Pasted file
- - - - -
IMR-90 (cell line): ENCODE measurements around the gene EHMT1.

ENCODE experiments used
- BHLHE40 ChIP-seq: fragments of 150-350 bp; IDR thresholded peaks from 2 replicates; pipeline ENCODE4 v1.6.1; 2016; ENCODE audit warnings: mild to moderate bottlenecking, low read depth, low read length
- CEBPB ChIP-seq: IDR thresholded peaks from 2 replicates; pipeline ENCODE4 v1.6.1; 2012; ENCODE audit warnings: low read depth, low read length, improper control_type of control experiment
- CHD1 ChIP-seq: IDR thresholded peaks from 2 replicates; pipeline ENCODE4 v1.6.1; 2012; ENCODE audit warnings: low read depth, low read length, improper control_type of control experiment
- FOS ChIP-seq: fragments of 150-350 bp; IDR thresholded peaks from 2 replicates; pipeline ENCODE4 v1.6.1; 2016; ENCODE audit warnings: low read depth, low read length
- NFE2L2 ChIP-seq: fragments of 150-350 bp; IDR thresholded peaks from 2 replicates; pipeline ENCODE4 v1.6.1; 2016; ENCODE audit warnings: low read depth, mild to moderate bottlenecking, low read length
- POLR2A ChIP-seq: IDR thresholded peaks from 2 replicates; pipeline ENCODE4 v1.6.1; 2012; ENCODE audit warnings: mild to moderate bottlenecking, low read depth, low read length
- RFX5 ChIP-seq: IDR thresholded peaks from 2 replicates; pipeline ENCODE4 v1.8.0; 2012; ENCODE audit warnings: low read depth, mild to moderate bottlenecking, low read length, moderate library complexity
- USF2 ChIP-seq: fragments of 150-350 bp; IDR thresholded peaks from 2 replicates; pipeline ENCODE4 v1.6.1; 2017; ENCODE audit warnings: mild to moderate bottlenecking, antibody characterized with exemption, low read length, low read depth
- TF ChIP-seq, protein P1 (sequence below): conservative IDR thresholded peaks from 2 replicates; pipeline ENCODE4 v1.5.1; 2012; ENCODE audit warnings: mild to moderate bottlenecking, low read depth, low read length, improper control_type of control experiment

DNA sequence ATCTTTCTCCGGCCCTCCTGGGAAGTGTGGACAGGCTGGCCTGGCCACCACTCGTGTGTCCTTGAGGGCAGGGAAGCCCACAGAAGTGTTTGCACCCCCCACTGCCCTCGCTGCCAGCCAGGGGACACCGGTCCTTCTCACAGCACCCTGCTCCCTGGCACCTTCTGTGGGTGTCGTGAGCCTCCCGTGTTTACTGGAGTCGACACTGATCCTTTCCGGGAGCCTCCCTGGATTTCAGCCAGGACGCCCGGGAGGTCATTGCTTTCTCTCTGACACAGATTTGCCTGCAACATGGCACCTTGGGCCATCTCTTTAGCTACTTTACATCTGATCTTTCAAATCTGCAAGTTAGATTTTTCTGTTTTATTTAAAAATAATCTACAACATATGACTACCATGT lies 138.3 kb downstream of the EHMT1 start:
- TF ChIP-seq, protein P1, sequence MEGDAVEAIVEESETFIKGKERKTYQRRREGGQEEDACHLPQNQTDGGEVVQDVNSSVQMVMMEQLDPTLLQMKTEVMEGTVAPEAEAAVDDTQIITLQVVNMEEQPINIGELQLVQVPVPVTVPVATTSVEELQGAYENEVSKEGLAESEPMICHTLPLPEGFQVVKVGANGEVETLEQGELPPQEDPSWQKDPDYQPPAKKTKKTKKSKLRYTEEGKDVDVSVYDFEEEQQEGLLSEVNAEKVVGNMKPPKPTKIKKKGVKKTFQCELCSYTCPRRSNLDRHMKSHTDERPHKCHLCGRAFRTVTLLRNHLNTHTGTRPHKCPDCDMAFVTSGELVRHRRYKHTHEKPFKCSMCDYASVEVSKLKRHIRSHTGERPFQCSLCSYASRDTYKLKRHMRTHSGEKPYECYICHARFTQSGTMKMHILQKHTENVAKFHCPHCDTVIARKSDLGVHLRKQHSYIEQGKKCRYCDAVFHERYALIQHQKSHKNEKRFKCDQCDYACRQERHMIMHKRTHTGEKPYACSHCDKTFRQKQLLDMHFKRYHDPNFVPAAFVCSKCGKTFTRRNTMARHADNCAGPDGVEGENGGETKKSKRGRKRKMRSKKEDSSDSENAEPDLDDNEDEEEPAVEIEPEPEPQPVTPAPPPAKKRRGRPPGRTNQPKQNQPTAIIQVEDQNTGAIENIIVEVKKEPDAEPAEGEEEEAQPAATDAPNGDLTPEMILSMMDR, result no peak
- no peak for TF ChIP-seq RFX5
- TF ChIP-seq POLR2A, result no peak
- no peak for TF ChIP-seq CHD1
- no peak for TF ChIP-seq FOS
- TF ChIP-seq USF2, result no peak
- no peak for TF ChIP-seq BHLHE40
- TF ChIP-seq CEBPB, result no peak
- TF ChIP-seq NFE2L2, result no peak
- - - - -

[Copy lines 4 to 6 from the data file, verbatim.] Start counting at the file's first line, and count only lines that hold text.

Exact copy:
- CEBPB ChIP-seq: IDR thresholded peaks from 2 replicates; pipeline ENCODE4 v1.6.1; 2012; ENCODE audit warnings: low read depth, low read length, improper control_type of control experiment
- CHD1 ChIP-seq: IDR thresholded peaks from 2 replicates; pipeline ENCODE4 v1.6.1; 2012; ENCODE audit warnings: low read depth, low read length, improper control_type of control experiment
- FOS ChIP-seq: fragments of 150-350 bp; IDR thresholded peaks from 2 replicates; pipeline ENCODE4 v1.6.1; 2016; ENCODE audit warnings: low read depth, low read length